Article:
Original Prints vs. Reproductions

There is a continuing dialog about printmaking misconceptions… basically, what is a print and what is a “print”, and how do you tell the difference?

Think about Walmart, IKEA, and the internet. You can find images galore that you can buy already framed and ready to hang in your home or office. So why are we all concerned with reproduction prints? Because too many misunderstood reproductions affects the ability of many artists to sell their original artworks.

With the improvements in ink jet color printers it is possible to make a copy of almost anything that looks almost exactly like the original source of the image. Photographers have had to face the extinction of film and photo paper for their darkroom creations due to the increasing prevalence of high quality digital cameras, many of them at very affordable prices. So now, almost anyone can shoot a picture and make “prints” of it, therefore contemporary photographs seen in galleries and art shows are probably shot with digital cameras or cell phones and ink jet printed. No one thinks twice about it anymore, it’s simply a fact.

Now, take an artist who has spent many months making an exceptional oil painting. The artist wants/hopes for a decent price for that painting, but there may be few buyers who can afford a price that compensates the artist for the blood, sweat, tears and years it took to make that painting. The artist decides to have a high quality digital photograph or scan made of the painting. (That’s a new area of revenue for many photographers, shooting and color correcting art works of this type.)

Once the digital image has been made the artist, or the photographer, whoever owns the best color ink jet printer, can choose from many different papers or canvas substitutes to print a copy of that painting. It may cost a tenth, or less, of what the artist wants for the original painting. So now the artist can sell 10, 20, 30, ? more copies of the painting at a price many people can afford. Therefore, is it a print or a “print” or a reproduction? Just because it wasn’t made in a factory and shipped to IKEA by boat doesn’t make it special. It’s not an original piece of art, it’s a copy, it’s a reproduction. The ink jet printer that was used may be the exact same one the photographer used to print original photographs, but the ‘once-removed’ nature of having the digital image made of the painting and then printing it mechanically turns it into a reproduction, it’s not a “print”. It’s a reproduction, and millions of copies can be made from that one digital file.

Now consider the “print”. A “print” is an original image made by an artist-printmaker, from a printing plate that a printmaker, and only a printmaker, made by hand. Depending on the technique chosen by the printmaker it may be possible to make several “copies” of the image, or it might be a one-of-a-kind that cannot be duplicated. “Prints” are all originals, even if there are “multiple originals” because the artist may re-ink and run the plate through a press several times, attempting to make more than one “print” look exactly like the first one. To keep track of how many impressions are made from a plate there is a tradition of numbering each one. The convention is to use fractions representing the total number of prints in the series and the individual print within that total, i.e., 4/45 means print number 4 out of 45 finished prints in an “edition”. In the future, if the printmaker decides to print that plate again then the numbering system reflects that, by using the fraction but also indicating it’s from a 2nd edition. If the printmaker simply changes to a different kind of paper or ink color it becomes a whole new edition as well. If the printmaker decides that no more copies will/should be made from that plate they may scratch an X over the image and pull a final print to prove it has been canceled permanently, that no one can make more prints from it.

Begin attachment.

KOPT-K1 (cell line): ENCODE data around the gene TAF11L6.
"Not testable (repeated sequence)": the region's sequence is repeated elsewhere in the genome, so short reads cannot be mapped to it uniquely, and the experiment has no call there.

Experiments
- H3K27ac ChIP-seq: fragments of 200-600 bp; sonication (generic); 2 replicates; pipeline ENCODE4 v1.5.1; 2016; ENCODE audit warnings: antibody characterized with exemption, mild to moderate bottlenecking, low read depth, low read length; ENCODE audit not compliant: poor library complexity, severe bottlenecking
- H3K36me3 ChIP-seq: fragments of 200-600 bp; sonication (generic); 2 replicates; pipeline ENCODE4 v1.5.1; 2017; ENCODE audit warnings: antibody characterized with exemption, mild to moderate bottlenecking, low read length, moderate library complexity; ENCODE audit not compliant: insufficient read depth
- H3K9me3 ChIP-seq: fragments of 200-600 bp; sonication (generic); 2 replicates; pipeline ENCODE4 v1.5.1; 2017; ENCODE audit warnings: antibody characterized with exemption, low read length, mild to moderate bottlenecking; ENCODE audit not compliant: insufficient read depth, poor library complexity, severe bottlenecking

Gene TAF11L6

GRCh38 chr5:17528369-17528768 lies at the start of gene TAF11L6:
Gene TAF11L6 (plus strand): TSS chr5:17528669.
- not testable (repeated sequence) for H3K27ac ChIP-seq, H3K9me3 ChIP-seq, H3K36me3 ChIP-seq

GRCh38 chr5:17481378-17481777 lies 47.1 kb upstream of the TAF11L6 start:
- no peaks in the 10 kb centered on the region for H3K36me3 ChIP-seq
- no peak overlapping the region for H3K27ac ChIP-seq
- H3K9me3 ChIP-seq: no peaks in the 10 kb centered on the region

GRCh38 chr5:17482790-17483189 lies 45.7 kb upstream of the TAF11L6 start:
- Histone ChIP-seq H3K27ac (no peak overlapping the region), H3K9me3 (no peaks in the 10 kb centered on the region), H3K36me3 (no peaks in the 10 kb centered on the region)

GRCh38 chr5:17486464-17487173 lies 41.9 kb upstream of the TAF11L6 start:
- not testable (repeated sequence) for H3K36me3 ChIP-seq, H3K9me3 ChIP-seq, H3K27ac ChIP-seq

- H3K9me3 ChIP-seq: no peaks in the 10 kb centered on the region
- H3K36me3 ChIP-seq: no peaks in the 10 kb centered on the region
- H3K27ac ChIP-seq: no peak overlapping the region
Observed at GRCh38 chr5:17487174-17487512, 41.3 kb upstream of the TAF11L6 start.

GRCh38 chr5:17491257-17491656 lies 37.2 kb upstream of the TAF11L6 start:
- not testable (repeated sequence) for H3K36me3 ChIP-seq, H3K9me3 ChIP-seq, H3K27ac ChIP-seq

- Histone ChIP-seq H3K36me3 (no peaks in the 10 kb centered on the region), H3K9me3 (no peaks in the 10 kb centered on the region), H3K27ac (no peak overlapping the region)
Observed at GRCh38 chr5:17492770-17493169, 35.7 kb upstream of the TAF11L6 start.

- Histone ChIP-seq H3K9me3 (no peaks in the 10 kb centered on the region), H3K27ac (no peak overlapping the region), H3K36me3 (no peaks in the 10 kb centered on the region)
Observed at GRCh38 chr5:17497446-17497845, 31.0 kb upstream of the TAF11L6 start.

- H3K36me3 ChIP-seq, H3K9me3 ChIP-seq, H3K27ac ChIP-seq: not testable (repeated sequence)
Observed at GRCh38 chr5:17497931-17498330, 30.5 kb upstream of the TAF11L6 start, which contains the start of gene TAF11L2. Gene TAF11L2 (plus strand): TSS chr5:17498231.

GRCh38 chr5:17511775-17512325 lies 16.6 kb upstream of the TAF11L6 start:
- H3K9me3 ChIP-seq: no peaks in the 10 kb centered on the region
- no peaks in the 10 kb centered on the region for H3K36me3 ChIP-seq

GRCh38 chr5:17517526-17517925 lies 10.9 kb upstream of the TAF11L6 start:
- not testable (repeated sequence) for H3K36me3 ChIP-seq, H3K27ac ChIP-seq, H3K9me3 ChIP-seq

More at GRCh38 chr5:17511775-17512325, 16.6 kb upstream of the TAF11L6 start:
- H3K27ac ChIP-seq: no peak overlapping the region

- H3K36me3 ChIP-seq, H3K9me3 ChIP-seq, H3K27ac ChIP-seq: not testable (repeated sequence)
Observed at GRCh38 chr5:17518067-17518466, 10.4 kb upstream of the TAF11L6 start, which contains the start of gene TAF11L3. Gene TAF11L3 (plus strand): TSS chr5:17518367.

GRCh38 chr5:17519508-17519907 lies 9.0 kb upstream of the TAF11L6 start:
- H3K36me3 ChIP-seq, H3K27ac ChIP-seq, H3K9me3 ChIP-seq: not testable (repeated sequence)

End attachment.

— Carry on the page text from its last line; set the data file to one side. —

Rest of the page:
By following these numbering customs a buyer understands that their original print belongs to an intentional series of prints, and how many matching prints might be hanging on someone else’s wall. This is not true of the painter we first talked about. Their digital image could live forever on a disk somewhere and untold numbers of copies could be printed, year after year, in every conceivable size, from wallet to wall mural, coffee mugs to calendars. These images should not be numbered in any way as there is truly no such thing as a “limited edition”, even if the painter doesn’t initially intend to make lots of copies. Making too many copies begins to cheapen each one. Some painters are starting to realize that fewer buyers are interested in purchasing the original painting, at whatever price, because they can have a cheaper version in any size they want.

A printmaker could spend an equal amount of time making 50 prints as the painter took to paint one painting, and therefore have more opportunities to sell their images for a lesser price per print, and each one is still an original. It was common practice for Raphael and other Renaissance painters to have printmakers make “Etchings” of their best paintings, expanding their fame and sales possibilities. Rembrant and Goya made their own etched plates and prints and surviving copies are awesome to look at. No digital copies for them!

If there are any special subjects you’d like to discuss, vis a vis printmaking, just weigh in and we’ll enjoy the dialog.

Fall is here! Feel the nip in the air? Get the rakes out. I’m busy making prints and our leaves can wait!

Yours in ink,

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